The ISO standard does not define which processes have to be present. The processes to be assessed are called Process Reference Model (PRM) and it is up to the organization which performs the system or software development to select it's own process reference model. Some organizations may be forced by legal contraints to follow certain process models. Others have more freedom to select. A definition is already done for some industries. There is the "SPICE for SPACE" PRM, the Medical SPICE and for general application the ISO/IEC 12207 standard. For the automotive industry the "Automotive SPICE" PRM is defined by the Automotive SPICE Usergroup in behalf of the automotive industry. Their current main process category groups are:

  • The Acquisition process group
  • The Supply process group
  • The Engineering process group
  • The Supporting process group
  • The Management process group
  • The Process improvement process group
  • The Reuse process group

Within these groups you have further detailed sub-processes. The following selection of processes of the engineering process group may serve as an example:

  • ENG.1 Requirements elicitation
  • ENG.2 System requirements analysis
  • ENG.3 System architectural design
  • ENG.4 Software requirements analysis
  • ENG.5 Software design
  • ENG.6 Software construction
  • ENG.7 Software integration test
  • ENG.8 Software testing
  • ENG.9 System integration test
  • ENG.10 System testing

Of course theses sub-processes have further details and exact decriptions of the purpose of the process and the expected outcome. Then there is a Process Assessment Model (PAM) which goes hand in hand with the described PRM. Usually this contains the items of the PRM but adds further details which are needed to evaluate processes. These details are mainly the so called base practices and a list of expected work products which give the details of what should be performed by a certain process. The following screen shot of the Process Assessment Model of the Automotive SPICE usergroup document may serve as an example:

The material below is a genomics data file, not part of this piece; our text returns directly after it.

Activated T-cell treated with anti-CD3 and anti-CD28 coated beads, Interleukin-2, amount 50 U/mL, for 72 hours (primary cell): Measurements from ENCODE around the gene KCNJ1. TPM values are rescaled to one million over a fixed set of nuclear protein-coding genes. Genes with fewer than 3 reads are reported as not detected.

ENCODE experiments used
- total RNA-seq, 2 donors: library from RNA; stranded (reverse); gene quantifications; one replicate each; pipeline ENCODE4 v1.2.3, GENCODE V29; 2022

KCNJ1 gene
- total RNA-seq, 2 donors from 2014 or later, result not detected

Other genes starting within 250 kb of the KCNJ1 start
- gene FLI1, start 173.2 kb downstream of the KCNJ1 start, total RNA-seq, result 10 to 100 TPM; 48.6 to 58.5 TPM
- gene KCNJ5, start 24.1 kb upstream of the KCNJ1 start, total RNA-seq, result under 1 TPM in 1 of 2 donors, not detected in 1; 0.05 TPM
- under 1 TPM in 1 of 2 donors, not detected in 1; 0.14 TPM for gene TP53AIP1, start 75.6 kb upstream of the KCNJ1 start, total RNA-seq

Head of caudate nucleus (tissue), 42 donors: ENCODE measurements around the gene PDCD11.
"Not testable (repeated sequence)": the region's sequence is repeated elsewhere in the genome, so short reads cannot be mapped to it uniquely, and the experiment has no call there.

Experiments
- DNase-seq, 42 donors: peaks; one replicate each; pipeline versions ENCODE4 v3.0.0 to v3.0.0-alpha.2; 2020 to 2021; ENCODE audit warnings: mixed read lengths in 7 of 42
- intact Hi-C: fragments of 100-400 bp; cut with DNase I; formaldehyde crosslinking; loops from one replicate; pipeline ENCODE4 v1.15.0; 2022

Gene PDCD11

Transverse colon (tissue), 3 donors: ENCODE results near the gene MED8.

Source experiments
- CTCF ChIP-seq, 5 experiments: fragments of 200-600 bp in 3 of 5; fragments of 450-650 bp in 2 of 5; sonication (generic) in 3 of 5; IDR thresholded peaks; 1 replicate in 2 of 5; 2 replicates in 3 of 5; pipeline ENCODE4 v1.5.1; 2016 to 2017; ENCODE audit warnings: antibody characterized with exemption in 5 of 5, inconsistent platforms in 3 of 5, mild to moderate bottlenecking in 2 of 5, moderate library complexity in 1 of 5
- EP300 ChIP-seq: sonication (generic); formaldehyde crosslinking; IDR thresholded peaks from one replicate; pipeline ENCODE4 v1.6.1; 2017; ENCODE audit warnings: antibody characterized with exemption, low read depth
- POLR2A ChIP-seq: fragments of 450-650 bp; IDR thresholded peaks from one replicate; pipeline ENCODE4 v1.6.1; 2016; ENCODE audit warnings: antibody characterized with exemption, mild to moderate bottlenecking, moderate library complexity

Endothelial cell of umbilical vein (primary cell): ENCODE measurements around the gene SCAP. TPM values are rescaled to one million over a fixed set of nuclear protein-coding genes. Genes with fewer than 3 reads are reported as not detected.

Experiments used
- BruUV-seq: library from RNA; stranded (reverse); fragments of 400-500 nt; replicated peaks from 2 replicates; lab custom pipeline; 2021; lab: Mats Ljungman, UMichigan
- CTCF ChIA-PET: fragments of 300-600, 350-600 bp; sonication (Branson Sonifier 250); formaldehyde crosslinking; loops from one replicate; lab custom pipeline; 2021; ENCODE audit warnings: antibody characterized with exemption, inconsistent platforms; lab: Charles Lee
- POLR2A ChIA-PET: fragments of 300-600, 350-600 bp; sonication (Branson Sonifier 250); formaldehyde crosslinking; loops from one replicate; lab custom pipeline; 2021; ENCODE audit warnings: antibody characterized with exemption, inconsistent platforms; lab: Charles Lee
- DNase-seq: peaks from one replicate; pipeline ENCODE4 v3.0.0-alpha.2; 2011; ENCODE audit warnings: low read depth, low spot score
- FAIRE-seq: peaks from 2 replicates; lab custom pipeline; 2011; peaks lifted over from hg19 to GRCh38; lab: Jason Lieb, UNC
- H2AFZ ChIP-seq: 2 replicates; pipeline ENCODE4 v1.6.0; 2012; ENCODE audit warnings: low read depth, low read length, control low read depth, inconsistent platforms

Summarizing the subject I would say that the CMMI and ISO/IEC 15504 assessment models look very different. It is structured differently in the ISO/IEC 15504 and the emphases are different. The main difference is that the CMMI is a so called staged model which allows to classfiy a project or organization by a number. The ISO/IEC 15504 is a continuous model which does not give a "grade" for an organization, but which gives grades on detailed pocesses. However, a good overall process will reach high grades in both assessment models, since they all cover the main aspects of software or system development.

It will depend a lot on your main customers and which assessment model they will prefer. In Europe and Australia this will be most likely the ISO/IEC 15504, and because of historical reasons in North America and the rest of the world this will be most likely the CMMI model. Some big customers will send own assessment teams to their suppliers to measure their process performance. Other customers will be content if you have an independent department in your organization which performs assessments or if you employ external assessors to evaluate your process performance. Interestingly enough I observed that some big companies which enforce high assessment grades on their supppliers do not care too much about their own inhouse processes, and never would reach an acceptable grade for themselves.

In case you need any consulting to align your processes to these standards feel free to contact me. I can also do assessments for you, since I am an official ISO/IEC 15504 assessor.